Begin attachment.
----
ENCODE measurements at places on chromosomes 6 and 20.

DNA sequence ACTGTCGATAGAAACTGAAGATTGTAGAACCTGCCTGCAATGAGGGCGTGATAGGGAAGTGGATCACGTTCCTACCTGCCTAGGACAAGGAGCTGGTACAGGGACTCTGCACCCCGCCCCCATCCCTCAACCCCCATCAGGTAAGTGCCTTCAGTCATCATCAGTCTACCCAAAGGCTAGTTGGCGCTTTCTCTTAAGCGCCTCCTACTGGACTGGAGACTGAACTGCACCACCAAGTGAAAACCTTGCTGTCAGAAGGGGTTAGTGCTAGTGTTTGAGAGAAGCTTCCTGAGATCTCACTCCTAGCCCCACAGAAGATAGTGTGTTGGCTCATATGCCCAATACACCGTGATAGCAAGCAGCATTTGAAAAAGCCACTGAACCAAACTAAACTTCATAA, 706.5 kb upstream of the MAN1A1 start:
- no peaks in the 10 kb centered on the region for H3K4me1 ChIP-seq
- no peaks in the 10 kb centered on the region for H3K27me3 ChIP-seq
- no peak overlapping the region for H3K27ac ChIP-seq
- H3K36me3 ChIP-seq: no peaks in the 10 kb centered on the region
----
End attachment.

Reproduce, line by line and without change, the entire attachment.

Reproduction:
ENCODE measurements at places on chromosomes 6 and 20.

DNA sequence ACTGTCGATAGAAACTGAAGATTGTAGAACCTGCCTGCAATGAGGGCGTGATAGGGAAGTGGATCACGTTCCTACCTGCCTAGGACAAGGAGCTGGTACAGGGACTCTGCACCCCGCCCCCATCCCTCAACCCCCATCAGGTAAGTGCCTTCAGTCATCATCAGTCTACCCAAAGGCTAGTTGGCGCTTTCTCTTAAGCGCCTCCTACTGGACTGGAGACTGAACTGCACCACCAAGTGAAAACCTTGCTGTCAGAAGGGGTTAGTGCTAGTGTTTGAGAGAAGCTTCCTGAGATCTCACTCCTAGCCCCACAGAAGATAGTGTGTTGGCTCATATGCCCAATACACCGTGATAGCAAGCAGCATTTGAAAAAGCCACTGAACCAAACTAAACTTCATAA, 706.5 kb upstream of the MAN1A1 start:
- no peaks in the 10 kb centered on the region for H3K4me1 ChIP-seq
- no peaks in the 10 kb centered on the region for H3K27me3 ChIP-seq
- no peak overlapping the region for H3K27ac ChIP-seq
- H3K36me3 ChIP-seq: no peaks in the 10 kb centered on the region